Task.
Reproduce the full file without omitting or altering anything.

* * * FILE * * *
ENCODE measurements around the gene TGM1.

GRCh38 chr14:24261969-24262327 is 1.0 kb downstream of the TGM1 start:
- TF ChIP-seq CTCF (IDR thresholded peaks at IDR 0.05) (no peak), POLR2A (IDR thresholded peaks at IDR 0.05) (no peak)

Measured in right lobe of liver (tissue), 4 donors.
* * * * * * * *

ENCODE measurements around the gene TGM1.

GRCh38 chr14:24261969-24262327 is 1.0 kb downstream of the TGM1 start:
- TF ChIP-seq CTCF (IDR thresholded peaks at IDR 0.05) (no peak), POLR2A (IDR thresholded peaks at IDR 0.05) (no peak)

Measured in right lobe of liver (tissue), 4 donors.